Explore the Quaker way: read about the basics of our faith, find answers to common questions and find a Quaker meeting near you.
The Four-Fold Path of Personal Transportation
This path may seem like a tall order for many of us who are accustomed to the convenience of motoring to Yearly Meeting alone. But the handwriting is on the wall: Human-induced climate change is about to alter forever the way every one of us is living on this planet, whether we find it convenient or not. And if we want to continue having Yearly Meeting sessions for all the Quaker meetings and churches in New England and a sustainable future for all of life, we will need to begin now to reduce the amount of carbon dioxide (CO2) and other greenhouse gases we produce in order to get there.
Our big, fat carbon footprints. If we are typical residents of the United States, each of us is currently responsible for the emission of about 22 metric tons of CO2 into Earth’s thin, fragile atmosphere every year. With only 4 percent of the world population, we are together producing about a fourth of the 27 billion metric tons of CO2 emitted worldwide every year.
The world’s climate scientists now agree that we must reduce by 80 percent the amount of CO2 we are spewing into the atmosphere by the year 2050 to have any chance of averting runaway global warming in the next few decades. To achieve that degree of reduction, those of us who are relatively more affluent need to reduce our share of emissions even more—up to 90 percent—simply because those who are less affluent don’t have room for further reductions without great suffering.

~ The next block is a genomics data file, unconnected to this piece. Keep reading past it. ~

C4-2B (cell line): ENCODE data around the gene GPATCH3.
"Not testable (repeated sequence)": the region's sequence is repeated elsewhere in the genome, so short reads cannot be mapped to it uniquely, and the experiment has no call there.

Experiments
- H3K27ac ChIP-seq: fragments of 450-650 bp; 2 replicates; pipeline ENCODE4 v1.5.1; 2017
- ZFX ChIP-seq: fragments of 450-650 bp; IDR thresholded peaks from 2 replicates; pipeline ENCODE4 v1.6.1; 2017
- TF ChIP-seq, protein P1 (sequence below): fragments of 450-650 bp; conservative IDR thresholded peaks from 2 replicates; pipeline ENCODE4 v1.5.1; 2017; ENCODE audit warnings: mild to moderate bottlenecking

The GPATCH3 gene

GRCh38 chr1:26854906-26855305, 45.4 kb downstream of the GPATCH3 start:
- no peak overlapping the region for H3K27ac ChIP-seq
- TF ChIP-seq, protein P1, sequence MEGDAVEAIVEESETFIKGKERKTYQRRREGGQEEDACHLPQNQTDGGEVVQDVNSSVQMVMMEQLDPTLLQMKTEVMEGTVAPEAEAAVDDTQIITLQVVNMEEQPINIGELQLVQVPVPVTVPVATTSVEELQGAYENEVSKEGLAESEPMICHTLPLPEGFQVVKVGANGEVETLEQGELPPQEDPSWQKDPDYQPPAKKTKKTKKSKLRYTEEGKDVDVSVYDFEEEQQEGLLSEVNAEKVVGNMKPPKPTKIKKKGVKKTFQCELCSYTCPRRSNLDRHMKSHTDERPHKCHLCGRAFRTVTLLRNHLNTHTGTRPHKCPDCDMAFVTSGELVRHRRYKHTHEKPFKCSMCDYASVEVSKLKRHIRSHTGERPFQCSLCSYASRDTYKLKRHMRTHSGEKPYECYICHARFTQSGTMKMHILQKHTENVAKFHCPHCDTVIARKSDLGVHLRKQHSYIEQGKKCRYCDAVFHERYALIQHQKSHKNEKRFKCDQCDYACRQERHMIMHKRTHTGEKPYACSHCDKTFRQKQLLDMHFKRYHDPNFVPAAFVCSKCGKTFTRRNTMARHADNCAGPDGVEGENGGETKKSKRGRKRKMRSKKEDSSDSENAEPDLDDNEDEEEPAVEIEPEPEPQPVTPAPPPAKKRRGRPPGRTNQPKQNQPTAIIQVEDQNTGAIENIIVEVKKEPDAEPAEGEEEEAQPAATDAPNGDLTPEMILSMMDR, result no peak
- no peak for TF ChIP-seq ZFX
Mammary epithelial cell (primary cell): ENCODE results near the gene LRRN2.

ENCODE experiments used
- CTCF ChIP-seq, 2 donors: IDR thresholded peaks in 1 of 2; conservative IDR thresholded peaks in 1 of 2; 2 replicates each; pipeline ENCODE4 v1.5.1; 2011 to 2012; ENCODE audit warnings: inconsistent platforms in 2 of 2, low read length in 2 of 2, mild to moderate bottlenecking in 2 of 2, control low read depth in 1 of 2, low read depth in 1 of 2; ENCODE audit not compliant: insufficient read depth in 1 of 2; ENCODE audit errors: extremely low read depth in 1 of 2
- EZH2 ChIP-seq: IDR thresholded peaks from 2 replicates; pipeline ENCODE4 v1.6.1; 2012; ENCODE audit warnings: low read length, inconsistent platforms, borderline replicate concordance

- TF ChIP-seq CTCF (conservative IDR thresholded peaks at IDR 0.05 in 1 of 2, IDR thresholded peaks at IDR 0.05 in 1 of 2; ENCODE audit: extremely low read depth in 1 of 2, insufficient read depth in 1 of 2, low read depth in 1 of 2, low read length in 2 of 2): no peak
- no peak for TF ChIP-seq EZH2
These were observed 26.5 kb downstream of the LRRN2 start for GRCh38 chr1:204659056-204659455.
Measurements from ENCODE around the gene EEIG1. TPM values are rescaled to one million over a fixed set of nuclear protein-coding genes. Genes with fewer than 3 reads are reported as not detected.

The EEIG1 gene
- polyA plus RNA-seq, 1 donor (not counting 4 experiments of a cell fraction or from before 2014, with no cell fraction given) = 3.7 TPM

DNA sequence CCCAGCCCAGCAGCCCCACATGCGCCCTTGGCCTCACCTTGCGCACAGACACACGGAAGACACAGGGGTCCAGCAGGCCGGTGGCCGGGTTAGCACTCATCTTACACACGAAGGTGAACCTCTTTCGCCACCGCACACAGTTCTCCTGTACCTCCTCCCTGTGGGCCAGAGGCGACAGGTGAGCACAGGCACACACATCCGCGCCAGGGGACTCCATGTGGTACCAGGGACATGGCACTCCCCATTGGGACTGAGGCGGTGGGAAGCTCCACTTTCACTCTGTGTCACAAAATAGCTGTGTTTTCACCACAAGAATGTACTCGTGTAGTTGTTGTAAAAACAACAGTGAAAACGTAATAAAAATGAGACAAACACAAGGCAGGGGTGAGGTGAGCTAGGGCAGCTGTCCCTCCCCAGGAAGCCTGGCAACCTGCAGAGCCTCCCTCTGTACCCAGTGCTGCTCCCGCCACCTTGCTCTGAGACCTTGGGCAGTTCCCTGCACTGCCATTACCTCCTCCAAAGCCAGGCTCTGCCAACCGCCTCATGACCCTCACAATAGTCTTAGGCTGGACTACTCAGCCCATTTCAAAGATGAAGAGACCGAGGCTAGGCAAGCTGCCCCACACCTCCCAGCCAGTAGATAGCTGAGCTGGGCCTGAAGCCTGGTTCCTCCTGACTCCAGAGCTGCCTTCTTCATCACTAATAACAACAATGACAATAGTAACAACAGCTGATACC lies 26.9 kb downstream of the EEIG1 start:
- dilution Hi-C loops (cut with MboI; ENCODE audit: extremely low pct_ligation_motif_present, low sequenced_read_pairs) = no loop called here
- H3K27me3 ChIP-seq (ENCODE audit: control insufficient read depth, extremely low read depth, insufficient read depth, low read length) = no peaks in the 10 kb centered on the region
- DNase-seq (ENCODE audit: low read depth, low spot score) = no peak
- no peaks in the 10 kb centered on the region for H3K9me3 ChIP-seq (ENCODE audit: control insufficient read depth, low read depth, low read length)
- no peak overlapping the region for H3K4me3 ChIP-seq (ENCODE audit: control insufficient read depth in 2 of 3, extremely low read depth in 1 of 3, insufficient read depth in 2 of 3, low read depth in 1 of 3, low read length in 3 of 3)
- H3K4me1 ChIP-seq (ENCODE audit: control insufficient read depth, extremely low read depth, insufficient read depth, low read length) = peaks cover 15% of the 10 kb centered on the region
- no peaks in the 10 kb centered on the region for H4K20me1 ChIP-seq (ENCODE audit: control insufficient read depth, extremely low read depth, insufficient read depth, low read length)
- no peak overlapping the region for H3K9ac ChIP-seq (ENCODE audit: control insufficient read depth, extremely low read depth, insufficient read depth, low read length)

Our transportation habits. Transportation accounts for a major portion of the CO2 emissions in the U.S., which is more reliant on the private automobile than most other countries. One way to make a big cut in our transportation-related CO2 is to make the single-occupant vehicle a relic of the past. Let’s say that those who attending this year’s New England Yearly Meeting Sessions on average come from 75 miles away, or 150 miles round trip. A motor vehicle getting 27 miles per gallon therefore will emit about 75 pounds of CO2 emissions per person during that round trip if it has only one occupant, but will emit only 20 or so pounds of CO2 per person if it has four occupants.
By comparison, a 150-mile train trip will emit about 32 pounds of CO2 emissions per rider, while a 150-mile bus trip will emit about 15 pounds of CO2 per rider. The CO2 emissions of those who choose to bicycle or walk will be insignificant. The bottom line: The collective carbon footprint for the number of Friends likely to attend Yearly Meeting sessions this year could be reduced 20 tons or more if we put our minds and hearts to it.